Massive amounts of energy are used to transfer oil and refined products over long distances. In the United States, several long distance pipelines move gasoline from the refineries in the Southwest to the coastal areas in the Northeast. Pipelines are an efficient, quick, reliable and economic method compared to trucking or boats.
Colonial Pipeline Company uses banks of large, horizontally split, double suction pumps to transport gasoline over thousands of miles. Booster stations are located approximately 60 miles from one another, with four 5,000 hp booster pumps hooked up in series (see Figure 1).
Figure 1. Double suction, horizontally split, 5,000 hp booster pumps move large quantities of gasoline along the pipeline in the United States.
The energy used for such transfer is enormous. At a $0.10/kWh energy cost, each pump consumes nearly $3.3 million per year. With four such pumps per booster station, and approximately 50 booster stations along nearly 3,000 miles of pipeline, the total energy consumed to move gasoline is enormous.
In other areas of the world, fuel and energy transfer over long distances has also proven challenging. Connecting areas deficient in energy resources, like Europe, with the rich oil fields of the Middle East has always been an attractive alternative to ocean tankers. However, the absence of developed infrastructure and deficiency of electricity to power the motors required has been delaying such a project for years. The concept of a pipeline connecting Middle East with Europe is not new, but the vast distances needed to be spanned, as well as political reluctance, has been an ongoing challenge.
Figure 2. The East-West Oil Pipeline
The East-West Intercontinental Oil Pipeline (EWIOP) will require comparable, even greater, amounts of energy for the pump motors than the U.S. pipeline described above. To move the estimated requirement of 200,000 barrels of oil per hour will require approximately 100 booster stations, with 12 pumps per station and each pump rated at 5,000 hp (3,700 kW). The total pipeline power demand for these motors is 100 x 12 x 3700 = 4.4 GW of energy.
A new idea has been proposed to produce the required energy. The idea will also provide an effective solution to another pressing issue in the region-water scarcity. The "Red Sea-Dead Sea Water Conveyance Concept" is a feasibility study and environmental and social assessment financed by the World Bank that has been underway since 2007. Nearly 2,000 million cubic meters of water annually could move along the 400 m drop from the Red Sea to the Dead Sea. The potential hydraulic power of these 1 million gpm at 400 m (1,300 ft) equates to:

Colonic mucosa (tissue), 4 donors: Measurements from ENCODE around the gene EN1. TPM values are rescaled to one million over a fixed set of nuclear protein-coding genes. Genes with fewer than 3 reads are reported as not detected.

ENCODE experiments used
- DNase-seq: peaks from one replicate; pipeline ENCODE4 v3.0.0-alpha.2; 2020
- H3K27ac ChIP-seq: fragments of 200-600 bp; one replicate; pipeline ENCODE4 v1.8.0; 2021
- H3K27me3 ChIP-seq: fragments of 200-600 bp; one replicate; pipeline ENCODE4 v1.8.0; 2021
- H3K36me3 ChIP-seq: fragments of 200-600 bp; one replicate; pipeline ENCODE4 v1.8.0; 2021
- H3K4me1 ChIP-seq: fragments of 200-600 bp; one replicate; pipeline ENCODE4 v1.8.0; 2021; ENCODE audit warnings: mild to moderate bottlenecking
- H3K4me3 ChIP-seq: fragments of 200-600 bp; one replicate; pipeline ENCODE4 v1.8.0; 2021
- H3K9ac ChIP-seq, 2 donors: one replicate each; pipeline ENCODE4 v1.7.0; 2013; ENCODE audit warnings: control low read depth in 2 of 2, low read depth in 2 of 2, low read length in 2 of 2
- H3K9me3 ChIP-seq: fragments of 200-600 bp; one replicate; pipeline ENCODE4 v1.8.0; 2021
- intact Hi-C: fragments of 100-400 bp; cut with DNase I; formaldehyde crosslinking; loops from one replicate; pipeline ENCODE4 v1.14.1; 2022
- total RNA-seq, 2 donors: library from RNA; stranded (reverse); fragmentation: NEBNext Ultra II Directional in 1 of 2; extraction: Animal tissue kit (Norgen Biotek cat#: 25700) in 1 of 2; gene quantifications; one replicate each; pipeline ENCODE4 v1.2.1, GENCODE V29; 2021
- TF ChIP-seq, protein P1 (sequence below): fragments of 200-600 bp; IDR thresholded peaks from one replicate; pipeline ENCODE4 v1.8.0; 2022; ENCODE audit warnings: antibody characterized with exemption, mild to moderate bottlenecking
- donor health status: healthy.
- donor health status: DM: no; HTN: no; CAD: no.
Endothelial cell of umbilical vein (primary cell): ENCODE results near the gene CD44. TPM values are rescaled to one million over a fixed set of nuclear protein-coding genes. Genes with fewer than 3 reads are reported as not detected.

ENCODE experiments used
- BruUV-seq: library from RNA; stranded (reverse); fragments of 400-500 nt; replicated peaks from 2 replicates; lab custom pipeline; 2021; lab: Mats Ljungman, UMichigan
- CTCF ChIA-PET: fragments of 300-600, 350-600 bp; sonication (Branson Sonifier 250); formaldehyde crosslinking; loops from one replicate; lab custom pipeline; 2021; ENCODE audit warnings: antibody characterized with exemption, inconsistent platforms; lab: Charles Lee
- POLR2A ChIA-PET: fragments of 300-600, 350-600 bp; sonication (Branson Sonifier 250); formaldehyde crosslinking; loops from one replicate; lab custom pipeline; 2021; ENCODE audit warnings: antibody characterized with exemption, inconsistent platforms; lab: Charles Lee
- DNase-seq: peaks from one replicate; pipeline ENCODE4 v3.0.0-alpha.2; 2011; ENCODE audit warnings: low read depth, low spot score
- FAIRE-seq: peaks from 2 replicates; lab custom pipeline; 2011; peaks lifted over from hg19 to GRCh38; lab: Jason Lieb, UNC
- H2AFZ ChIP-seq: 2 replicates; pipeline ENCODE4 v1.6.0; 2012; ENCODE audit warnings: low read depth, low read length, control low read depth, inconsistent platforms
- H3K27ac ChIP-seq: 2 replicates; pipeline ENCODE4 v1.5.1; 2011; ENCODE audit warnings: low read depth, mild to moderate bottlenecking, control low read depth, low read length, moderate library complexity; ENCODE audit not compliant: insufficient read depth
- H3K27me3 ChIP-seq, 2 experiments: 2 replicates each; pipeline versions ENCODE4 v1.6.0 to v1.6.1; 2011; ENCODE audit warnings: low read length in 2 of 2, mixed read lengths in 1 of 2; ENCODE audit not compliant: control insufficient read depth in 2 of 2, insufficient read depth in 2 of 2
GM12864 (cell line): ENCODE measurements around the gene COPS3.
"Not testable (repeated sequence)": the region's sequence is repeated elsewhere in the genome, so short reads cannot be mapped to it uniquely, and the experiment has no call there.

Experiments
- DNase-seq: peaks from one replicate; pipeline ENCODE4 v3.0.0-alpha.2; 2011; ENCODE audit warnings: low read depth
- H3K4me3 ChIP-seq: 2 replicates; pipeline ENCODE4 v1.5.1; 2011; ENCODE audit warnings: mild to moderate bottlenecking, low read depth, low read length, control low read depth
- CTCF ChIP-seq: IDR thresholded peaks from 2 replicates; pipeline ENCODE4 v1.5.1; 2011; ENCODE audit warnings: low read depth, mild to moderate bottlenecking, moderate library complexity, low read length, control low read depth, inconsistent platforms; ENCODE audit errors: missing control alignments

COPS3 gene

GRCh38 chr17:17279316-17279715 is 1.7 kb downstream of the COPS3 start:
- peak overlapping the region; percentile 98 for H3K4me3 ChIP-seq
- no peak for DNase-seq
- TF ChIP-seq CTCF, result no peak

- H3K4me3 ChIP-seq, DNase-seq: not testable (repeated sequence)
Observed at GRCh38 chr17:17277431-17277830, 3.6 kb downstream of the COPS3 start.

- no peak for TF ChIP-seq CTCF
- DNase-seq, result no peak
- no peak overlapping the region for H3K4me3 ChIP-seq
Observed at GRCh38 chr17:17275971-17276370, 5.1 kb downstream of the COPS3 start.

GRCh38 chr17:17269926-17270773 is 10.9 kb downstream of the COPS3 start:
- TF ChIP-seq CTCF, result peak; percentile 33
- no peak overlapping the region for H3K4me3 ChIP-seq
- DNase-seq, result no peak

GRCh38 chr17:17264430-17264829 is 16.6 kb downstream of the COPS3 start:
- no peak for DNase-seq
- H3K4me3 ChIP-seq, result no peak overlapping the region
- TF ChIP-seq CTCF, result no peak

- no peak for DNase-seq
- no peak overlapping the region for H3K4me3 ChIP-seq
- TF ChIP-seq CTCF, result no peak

1M x 1300 / 3960 / 0.9 x 0.746 = 272 MW of energy, assuming 90 percent pump efficiency
Despite the tremendous power levels involved, the size of the canal (or pipeline) connecting the Red Sea to the Dead Sea is relatively small. With water velocity at an estimated 3 ft/s, the area of the canal required can be calculated from the basic formula:
3 = 1M x 0.321 / A, i.e. A = 107,000 in2 = 743 ft2, which is only a 30 ft (10 m) diameter conduit
The project, initially conceived as a way to stop the drop in water level in the Dead Sea, has expanded into its present initiative related to the oil pipeline. Current negotiations are now under way in Cyprus, and are promising to have a long-reaching positive political development. Present sponsors include France, Greece, Japan, Netherlands, United States and the countries along the EWIOP route.
Figure 3. 400 m hydraulic gradient will provide nearly 300 GW of energy for the EWIOP project
The tangential benefits of both projects (water and oil) are attractive. Desalination plants, with the recent improvements in efficiency and technology, will consume part of the available energy to provide high pressures for reverse osmosis membrane technology. Roughly 5 GW will cover the needs of the countries in the immediate proximity to the EWIOP pipeline: Saudi Arabia, Jordan, Israel, Lebanon, Syria and Turkey.
Among additional opportunities for "green technologies" is the development of the high energy, solar-powered drives for the desalination plants along the route, similar to those described in the March 2009 Pumping Prescriptions column. The hydro power that the sea canal uses is non-polluting, environmentally friendly, safe and reliable.
Phase I of the project is estimated to be completed before 2016, with Phase II eventually including Egypt and Libya.
See www.worldbank.org/rds for more information.
Pumps & Systems, January 2010